My Beijing visit: It was my version of "Lost in Translation"

ESPN reporter Bob Holtzman visited Beijing in May for a series of "Outside The Lines" reports on China and the upcoming Olympics. Arty Berko

Whoever it was that first said "Everything's bigger in Texas," clearly they never visited Beijing.

It's huge.

The first thing you see when you arrive is the new $3.75 billion terminal at Beijing Capital International Airport. It's incredible. And indescribably big. It took me longer to get from the terminal to the car than it did to go through a rather lengthy line at customs. A huge place and a beautiful place, too.

The best way to understand Beijing's size is to visualize what Manhattan might be like without the Hudson and East Rivers. Beijing just keeps going. Manhattan is almost 23 square miles. Beijing is more than 150! Block after block, mile after mile, there are office buildings and apartments stacked up one after the next. We had the opportunity to climb to the roof of two buildings to tape city shots for our "Outside The Lines" reports (our pollution piece runs on Sunday at 9:30 a.m. ET on ESPN). One building was 26 stories and the other was taller. We couldn't see where the city ended, in any direction, either time. It was Manhattan, times six.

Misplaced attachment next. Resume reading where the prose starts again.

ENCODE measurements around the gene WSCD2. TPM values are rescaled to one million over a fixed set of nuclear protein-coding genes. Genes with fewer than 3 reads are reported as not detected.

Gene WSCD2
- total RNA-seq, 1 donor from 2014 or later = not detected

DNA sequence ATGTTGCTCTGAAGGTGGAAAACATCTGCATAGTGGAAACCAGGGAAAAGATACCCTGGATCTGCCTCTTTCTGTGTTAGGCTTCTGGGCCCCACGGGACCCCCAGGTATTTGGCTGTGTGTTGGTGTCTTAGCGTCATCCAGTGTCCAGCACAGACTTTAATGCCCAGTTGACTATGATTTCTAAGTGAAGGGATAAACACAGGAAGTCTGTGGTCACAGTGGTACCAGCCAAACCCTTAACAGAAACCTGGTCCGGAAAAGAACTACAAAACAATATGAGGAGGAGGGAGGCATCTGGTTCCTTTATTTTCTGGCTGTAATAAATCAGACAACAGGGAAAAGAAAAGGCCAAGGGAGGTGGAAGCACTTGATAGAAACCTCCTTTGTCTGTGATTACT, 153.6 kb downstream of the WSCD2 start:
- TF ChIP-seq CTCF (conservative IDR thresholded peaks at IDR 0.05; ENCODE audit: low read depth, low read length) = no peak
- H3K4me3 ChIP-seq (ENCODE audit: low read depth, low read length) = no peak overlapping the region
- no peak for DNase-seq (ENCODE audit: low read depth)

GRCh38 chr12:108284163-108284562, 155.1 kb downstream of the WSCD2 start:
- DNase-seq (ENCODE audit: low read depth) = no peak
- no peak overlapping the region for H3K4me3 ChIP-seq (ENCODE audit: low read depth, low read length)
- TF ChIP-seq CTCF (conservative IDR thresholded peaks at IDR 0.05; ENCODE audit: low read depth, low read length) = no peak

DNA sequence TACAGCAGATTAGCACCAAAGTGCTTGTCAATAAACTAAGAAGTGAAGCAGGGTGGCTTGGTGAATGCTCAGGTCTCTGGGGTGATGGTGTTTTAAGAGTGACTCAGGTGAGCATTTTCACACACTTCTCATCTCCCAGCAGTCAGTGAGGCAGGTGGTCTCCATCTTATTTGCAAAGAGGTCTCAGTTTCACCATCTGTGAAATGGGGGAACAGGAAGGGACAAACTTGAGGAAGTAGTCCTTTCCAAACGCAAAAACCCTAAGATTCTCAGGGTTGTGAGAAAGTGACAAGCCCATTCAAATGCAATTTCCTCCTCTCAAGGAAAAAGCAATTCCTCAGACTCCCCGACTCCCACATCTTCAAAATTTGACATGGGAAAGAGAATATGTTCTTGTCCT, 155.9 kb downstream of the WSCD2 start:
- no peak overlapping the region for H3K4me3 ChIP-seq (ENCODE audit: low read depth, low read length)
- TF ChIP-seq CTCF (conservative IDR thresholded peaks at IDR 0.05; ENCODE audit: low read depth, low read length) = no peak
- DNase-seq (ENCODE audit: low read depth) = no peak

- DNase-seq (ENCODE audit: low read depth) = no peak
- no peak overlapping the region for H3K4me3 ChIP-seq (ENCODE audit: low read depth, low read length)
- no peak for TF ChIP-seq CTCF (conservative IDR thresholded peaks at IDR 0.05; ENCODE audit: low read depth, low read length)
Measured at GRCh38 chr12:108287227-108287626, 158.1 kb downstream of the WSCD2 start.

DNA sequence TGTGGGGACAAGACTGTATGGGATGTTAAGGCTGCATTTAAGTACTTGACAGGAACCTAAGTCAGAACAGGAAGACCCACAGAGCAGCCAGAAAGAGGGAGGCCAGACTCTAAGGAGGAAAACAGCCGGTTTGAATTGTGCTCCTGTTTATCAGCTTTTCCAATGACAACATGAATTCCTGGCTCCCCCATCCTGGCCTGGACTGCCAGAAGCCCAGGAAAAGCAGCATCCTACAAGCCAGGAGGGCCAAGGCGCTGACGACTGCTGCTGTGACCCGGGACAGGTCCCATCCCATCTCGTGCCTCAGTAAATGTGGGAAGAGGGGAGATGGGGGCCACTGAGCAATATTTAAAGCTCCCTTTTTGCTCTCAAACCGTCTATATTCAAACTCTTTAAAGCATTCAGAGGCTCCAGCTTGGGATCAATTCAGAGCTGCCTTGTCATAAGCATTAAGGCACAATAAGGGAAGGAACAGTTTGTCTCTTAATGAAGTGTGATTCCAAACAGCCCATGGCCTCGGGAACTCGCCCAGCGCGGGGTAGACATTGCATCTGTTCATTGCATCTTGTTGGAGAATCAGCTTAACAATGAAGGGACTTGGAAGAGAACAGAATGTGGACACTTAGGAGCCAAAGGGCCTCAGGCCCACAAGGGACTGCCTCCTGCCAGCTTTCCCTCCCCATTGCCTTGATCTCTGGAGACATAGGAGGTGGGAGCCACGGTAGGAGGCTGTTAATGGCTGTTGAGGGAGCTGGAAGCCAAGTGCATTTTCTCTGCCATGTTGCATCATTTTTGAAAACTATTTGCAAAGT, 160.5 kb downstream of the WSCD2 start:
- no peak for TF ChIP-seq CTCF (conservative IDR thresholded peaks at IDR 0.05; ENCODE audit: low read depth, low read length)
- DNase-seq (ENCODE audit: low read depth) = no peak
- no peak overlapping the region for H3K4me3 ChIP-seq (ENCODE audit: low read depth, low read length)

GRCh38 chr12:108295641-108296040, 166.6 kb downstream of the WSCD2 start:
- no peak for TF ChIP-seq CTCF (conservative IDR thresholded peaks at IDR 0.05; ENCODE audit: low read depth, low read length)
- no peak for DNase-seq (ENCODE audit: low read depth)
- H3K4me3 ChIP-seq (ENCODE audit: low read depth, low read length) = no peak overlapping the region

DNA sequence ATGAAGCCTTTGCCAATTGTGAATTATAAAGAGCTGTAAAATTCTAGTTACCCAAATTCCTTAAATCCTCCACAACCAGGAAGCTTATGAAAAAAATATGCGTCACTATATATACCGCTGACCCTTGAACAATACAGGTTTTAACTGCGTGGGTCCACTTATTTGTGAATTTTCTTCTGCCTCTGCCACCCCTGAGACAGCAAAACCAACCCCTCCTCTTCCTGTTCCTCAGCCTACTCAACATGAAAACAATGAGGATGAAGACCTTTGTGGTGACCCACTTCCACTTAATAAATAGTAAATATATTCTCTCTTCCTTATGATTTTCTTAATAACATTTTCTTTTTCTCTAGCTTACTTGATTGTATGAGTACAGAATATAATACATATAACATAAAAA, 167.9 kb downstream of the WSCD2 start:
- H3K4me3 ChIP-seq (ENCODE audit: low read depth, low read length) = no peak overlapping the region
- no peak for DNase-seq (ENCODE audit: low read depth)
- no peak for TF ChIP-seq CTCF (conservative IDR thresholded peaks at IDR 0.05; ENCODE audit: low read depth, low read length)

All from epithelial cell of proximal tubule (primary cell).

Given the size, you can probably imagine the traffic. It's like Los Angeles without interstates, at rush hour, in the rain. It's impossible to get anywhere quickly. I was warned before my trip that traffic would be worse than anything I'd ever seen, and it was. One evening, it took our crew nearly two hours to go about eight miles. It would have taken longer had it not been for our daring and creative (and sometimes frightening) driver. I never got behind the wheel while I was there, which was not a bad thing. Between the millions of bikes, the incredible width of some of the main roads, the impatience and aggressiveness of the drivers and the seemingly never-ending invention of new lanes, I was better off not being behind the wheel. Trust me, it takes courage just to cross some of these streets on foot.

Donkey, anyone?

It helps to be courageous at some of the local restaurants, as well. Since our vocabulary was limited, our camera crew generally did the ordering for our entire group. Grouse eggs. Fennel seed dumplings. Donkey. Donkey?! I tried it. I'll leave it at that. If donkey doesn't do it for you, there's always the option of wandering out to one of the street vendors for some fried scorpions on a stick. Don't worry; if you're not a fan of scorpions, they also offer fried seahorses.

For the most part, Beijing is a modern city built around its ancient history. In the heart of the city is Tiananmen Square. Across the street is The Forbidden City. About eight miles north is the Olympic Green, which is stunning. The Olympic Stadium, called the Bird's Nest, sits right next to the swimming facility called the Water Cube. I could have stood there and studied both for hours. And people do.

It's still a construction zone, but people sometimes line up three or four deep along the fence for pictures. On the northern edge of the Olympic Green, there will soon be the Olympic Forest. It was described to me as a man-made mountain, waterfall and river with the entire area stocked with animals. We weren't allowed to see it because it's still under construction, but if it's half as cool as the athletic facilities we visited, it will be a don't miss.